Open-access science journal PLoS Biology reports on research looking at how the brain handles object recognition among the clutter of the everyday visual world.
Researchers, led by neuroscientist Zoe Kourtzi, asked participants to detect objects hidden in various background images, whilst being scanned in an fMRI scanner.
“The authors found that subjects demonstrated an increased number of correct responses for shapes they encountered during the training sessions, regardless of the type of background the shapes were presented on. By contrast, the fMRI responses differed dramatically, depending on whether the surroundings made the shapes easy or difficult to detect.”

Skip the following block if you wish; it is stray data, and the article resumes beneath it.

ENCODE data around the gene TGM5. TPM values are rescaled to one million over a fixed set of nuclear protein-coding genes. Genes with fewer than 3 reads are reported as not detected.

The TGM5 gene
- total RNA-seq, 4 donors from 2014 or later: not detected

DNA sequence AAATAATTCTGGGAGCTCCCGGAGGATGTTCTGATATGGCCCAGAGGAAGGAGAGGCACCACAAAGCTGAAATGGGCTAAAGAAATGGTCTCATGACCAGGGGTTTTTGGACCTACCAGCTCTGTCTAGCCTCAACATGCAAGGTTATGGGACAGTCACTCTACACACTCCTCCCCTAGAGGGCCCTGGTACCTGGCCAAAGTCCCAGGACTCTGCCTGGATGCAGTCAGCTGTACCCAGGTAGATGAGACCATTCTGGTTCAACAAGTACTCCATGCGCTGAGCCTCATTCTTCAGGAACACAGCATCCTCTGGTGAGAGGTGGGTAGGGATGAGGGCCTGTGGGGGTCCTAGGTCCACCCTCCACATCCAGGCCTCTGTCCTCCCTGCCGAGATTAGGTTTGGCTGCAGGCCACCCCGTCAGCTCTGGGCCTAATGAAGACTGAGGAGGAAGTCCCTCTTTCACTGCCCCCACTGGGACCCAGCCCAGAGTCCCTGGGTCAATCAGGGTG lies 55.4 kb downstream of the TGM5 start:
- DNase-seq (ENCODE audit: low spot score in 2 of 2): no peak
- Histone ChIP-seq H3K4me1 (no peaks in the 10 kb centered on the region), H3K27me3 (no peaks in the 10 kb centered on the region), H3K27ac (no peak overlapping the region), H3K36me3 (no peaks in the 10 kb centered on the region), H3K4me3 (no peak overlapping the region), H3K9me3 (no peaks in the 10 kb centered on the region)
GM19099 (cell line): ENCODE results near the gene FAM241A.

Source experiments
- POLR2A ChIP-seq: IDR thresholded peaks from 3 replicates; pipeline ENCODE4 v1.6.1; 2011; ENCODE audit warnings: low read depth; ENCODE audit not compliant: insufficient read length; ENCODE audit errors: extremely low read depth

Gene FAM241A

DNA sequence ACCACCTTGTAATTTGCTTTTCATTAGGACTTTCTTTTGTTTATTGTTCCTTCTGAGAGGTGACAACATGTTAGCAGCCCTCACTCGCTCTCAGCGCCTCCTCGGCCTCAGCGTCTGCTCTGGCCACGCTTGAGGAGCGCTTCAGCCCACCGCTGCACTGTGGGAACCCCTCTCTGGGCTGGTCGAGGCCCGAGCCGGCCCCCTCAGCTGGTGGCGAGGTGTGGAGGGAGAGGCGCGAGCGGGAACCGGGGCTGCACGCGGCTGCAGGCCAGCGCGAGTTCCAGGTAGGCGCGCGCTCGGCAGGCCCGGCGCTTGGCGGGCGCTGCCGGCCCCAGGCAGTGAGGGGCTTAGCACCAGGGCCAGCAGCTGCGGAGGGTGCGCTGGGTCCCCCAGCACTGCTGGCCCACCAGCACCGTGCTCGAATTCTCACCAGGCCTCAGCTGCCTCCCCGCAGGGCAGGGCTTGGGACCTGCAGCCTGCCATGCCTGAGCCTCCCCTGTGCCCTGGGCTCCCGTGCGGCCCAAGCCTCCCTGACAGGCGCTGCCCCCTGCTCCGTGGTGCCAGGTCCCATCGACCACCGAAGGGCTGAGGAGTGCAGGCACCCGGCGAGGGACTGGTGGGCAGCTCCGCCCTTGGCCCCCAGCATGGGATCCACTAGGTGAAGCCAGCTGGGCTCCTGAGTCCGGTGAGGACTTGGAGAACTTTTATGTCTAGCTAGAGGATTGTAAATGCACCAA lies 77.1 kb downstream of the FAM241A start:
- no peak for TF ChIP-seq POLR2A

“These results demonstrate that the ability to learn to detect novel shapes is independent of the degree of difficulty, but suggest that the brain employs different mechanisms of perceptual learning depending on whether the objects stand out from their surroundings, or are obscured by them.”